\begin{align*}  \[ M &=   \left| \begin{array}{ccc|ccc}  2 & 9 & 0 & 1 & 0 & 0 \\  7 & -2 & -5 & 0 & 1 & 0 \\  1 & -9 & 3 & 0 & 0 & 1   \end{array} \right| \] \end{align*}

Now we perform the necessary elementary row operations to rearrange the identity matrix onto the left similar to the Gauss-Jordan elimination method discussed in the previous post.

Add row 3 to row 1.

     \begin{align*}  \[ \Rightarrow &    \left| \begin{array}{ccc|ccc}  3 & 0 & 3              & 1 & 0 & 1 \\  7 & -2 & -5            & 0 & 1 & 0 \\  1 & -9 & 3             & 0 & 0 & 1   \end{array} \right| \] \end{align*}

Divide row 1 by 3.

     \begin{align*}  \[ \Rightarrow &    \left| \begin{array}{ccc|ccc}  1 & 0 & 1              & \frac{1}{3} & 0 & \frac{1}{3} \\  7 & -2 & -5            & 0 & 1 & 0 \\  1 & -9 & 3             & 0 & 0 & 1   \end{array} \right| \] \end{align*}

Multiply row 1 by 7 and subtract it from row 2.

     \begin{align*}  \[ \Rightarrow &    \left| \begin{array}{ccc|ccc}  1 & 0 & 1              & \frac{1}{3} & 0 & \frac{1}{3} \\  0 & -2 & -12            & -\frac{7}{3} & 1 & -\frac{7}{3}\\  1 & -9 & 3             & 0 & 0 & 1   \end{array} \right| \] \end{align*}

Subtract row 1 from row 3.

     \begin{align*}  \[ \Rightarrow &   \left| \begin{array}{ccc|ccc}  1 & 0 & 1              & \frac{1}{3} & 0 & \frac{1}{3} \\  0 & -2 & -12            & -\frac{7}{3} & 1 & -\frac{7}{3}\\  0 & -9 & 2             & -\frac{1}{3} & 0 & \frac{2}{3}   \end{array} \right| \] \end{align*}

Divide row 2 by -2.

     \begin{align*}  \[ \Rightarrow &    \left| \begin{array}{ccc|ccc}  1 & 0 & 1              & \frac{1}{3} & 0 & \frac{1}{3} \\  0 & 1 & 6            & \frac{7}{6} & -\frac{1}{2} & \frac{7}{6}\\  0 & -9 & 2             & -\frac{1}{3} & 0 & \frac{2}{3}   \end{array} \right| \] \end{align*}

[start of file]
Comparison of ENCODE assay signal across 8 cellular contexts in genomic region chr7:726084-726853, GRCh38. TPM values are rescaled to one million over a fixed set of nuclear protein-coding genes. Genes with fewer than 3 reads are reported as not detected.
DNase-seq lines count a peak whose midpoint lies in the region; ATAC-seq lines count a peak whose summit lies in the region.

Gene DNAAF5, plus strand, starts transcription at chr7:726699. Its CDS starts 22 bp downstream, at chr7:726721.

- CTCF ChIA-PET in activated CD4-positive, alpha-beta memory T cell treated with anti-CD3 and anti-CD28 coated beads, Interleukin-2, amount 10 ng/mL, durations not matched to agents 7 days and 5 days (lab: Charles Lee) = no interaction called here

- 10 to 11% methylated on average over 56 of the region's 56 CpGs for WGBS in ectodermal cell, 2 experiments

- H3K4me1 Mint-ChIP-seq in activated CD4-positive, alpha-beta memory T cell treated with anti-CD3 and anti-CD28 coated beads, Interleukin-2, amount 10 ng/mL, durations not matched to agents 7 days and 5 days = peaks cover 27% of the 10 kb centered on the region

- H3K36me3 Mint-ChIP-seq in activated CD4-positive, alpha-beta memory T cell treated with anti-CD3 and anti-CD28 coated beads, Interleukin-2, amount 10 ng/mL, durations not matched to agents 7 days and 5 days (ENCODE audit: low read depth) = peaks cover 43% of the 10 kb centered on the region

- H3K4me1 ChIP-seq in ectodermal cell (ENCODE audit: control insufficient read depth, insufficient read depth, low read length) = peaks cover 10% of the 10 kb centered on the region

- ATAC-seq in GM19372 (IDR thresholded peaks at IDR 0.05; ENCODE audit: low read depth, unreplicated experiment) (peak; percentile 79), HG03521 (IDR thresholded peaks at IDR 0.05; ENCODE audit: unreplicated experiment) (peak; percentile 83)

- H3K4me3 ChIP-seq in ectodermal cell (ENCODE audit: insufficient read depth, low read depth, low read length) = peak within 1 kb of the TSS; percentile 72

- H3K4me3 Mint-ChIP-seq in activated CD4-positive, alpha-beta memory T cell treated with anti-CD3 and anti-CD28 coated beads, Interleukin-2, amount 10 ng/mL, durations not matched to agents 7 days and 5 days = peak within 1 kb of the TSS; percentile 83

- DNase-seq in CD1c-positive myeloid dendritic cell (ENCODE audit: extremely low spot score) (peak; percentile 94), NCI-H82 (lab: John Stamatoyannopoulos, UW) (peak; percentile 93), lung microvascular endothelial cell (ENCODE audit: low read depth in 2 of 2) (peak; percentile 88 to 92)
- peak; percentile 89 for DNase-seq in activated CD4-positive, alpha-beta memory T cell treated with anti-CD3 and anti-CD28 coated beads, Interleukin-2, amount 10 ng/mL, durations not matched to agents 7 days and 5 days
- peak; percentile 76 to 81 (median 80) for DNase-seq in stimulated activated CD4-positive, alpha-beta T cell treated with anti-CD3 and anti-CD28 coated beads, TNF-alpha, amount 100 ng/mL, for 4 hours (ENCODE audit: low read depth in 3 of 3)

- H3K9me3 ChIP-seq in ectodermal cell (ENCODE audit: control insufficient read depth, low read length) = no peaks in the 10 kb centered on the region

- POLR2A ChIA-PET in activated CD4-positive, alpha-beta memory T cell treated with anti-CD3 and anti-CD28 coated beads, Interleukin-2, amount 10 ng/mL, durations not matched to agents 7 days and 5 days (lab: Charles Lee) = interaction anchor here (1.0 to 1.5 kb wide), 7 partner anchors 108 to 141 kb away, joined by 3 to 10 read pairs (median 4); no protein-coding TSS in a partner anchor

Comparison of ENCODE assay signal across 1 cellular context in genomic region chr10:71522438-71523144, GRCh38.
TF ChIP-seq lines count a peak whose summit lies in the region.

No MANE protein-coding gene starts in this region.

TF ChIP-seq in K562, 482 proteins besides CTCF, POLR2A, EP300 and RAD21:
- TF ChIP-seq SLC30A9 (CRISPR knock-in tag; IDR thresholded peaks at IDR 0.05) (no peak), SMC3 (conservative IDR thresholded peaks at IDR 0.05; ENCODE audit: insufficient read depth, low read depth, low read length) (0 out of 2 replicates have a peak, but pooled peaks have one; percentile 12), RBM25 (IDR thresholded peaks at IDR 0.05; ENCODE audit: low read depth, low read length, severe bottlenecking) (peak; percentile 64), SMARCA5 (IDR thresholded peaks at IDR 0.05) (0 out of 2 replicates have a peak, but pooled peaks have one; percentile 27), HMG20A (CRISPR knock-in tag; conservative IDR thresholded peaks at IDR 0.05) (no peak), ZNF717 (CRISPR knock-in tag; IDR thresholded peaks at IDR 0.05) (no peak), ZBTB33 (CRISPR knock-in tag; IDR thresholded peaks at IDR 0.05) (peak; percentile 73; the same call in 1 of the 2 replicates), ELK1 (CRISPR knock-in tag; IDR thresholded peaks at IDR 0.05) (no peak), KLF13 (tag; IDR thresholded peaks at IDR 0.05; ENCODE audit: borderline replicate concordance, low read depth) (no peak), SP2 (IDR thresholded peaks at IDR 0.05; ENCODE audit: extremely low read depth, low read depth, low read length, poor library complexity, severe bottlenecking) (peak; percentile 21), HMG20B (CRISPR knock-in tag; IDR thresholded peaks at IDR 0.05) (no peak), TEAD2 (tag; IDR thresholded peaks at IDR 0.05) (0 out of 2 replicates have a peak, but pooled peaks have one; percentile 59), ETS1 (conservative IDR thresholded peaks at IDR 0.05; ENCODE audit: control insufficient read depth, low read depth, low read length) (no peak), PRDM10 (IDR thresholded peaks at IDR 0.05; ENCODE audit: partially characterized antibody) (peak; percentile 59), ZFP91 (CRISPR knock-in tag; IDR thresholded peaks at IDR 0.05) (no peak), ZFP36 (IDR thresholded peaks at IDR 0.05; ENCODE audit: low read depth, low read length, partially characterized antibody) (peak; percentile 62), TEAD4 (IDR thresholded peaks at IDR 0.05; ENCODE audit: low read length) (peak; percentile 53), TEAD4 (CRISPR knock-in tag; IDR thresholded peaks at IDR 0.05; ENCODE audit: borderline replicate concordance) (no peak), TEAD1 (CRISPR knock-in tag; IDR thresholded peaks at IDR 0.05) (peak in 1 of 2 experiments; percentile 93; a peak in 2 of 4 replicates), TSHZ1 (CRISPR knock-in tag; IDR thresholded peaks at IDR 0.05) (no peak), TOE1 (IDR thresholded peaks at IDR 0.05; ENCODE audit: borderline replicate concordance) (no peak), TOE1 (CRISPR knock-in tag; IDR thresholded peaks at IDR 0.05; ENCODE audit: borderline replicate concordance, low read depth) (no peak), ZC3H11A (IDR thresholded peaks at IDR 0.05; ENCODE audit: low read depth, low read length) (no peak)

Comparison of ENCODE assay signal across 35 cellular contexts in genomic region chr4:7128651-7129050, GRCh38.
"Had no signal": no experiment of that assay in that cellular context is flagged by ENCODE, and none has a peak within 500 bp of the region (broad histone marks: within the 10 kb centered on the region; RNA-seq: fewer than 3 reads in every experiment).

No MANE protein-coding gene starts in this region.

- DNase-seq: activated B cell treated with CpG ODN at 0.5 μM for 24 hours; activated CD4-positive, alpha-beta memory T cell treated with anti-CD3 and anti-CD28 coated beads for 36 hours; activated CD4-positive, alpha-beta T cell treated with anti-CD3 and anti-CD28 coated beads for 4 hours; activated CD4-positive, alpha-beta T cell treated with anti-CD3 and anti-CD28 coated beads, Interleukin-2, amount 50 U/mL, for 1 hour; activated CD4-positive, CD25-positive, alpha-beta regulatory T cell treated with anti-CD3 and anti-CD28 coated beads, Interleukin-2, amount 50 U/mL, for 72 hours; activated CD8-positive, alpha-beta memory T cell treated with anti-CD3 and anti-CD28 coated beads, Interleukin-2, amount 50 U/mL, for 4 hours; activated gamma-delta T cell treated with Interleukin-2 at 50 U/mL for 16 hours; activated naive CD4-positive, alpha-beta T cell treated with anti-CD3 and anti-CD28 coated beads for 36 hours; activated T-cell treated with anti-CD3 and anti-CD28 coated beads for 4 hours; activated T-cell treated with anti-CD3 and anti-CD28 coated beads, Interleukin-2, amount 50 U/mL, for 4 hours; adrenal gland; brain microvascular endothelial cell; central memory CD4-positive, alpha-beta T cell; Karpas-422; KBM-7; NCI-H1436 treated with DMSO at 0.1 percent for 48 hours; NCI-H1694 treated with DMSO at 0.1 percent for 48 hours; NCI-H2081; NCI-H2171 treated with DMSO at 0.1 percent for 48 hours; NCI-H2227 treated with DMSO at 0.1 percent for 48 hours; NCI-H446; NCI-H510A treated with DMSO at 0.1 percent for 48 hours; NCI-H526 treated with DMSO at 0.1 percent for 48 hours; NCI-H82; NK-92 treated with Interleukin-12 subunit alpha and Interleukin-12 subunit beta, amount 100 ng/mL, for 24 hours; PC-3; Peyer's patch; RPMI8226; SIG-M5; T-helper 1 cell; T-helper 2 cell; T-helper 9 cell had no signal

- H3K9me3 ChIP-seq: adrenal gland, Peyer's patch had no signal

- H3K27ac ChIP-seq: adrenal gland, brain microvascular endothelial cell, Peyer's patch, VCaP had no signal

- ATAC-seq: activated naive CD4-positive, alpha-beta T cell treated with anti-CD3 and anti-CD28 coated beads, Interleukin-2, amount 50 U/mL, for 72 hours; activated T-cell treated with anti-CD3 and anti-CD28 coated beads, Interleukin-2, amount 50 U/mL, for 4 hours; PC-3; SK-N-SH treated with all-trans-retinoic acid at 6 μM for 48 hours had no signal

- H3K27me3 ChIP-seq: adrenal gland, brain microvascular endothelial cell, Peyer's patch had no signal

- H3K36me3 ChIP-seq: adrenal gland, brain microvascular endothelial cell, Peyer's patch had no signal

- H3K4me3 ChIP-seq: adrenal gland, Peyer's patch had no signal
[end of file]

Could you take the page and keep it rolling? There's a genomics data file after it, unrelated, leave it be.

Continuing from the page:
Multiply row 2 by 9 and add it to row 3.

     \begin{align*}  \[ \Rightarrow &   \left| \begin{array}{ccc|ccc}  1 & 0 & 1              & \frac{1}{3} & 0 & \frac{1}{3} \\  0 & 1 & 6            & \frac{7}{6} & -\frac{1}{2} & \frac{7}{6}\\  0 & 0 & 56             & \frac{61}{6} & -\frac{9}{2} & \frac{67}{6}   \end{array} \right| \] \end{align*}

Divide row 3 by 56.

     \begin{align*}  \[ \Rightarrow &    \left| \begin{array}{ccc|ccc}  1 & 0 & 1              & \frac{1}{3} & 0 & \frac{1}{3} \\  0 & 1 & 6            & \frac{7}{6} & -\frac{1}{2} & \frac{7}{6}\\  0 & 0 & 1             & \frac{61}{336} & -\frac{9}{112} & \frac{67}{336}   \end{array} \right| \] \end{align*}

Multiply row 3 by 6 and subtract it from row 2.

     \begin{align*}  \[ \Rightarrow &   \left| \begin{array}{ccc|ccc}  1 & 0 & 1              & \frac{1}{3} & 0 & \frac{1}{3} \\  0 & 1 & 0            & \frac{13}{168} & -\frac{1}{56} & -\frac{5}{168}\\ 0 & 0 & 1             & \frac{61}{336} & -\frac{9}{112} & \frac{67}{336}   \end{array} \right| \] \end{align*}

Finally we subtract row 3 from row 1 to achieve the reduced form.

     \begin{align*}  \[ \Rightarrow &   \left| \begin{array}{ccc|ccc}  1 & 0 & 0              & \frac{51}{336} & \frac{9}{112} & \frac{45}{336} \\  0 & 1 & 0            & \frac{13}{168} & -\frac{1}{56} & -\frac{5}{168}\\ 0 & 0 & 1             & \frac{61}{336} & -\frac{9}{112} & \frac{67}{336}   \end{array} \right| \] \end{align*}

Therefore the inverse of matrix A is as follows.

     \begin{align*}  \[ A^{-1} &=   \left| \begin{array}{ccc}  \frac{51}{336} & \frac{9}{112} & \frac{45}{336} \\   \frac{13}{168} & -\frac{1}{56} & -\frac{5}{168}\\   \frac{61}{336} & -\frac{9}{112} & \frac{67}{336}   \end{array} \right| \] \end{align*}

That concludes this post on matrix operations. I will introduce the concepts of vectors in the next post and then begin discussing eigenvalues and eigenvectors then move on to introduce the use of complex numbers.

Dan Roy, Founder and Creator of Universal Physics.

Category(s): Mathematics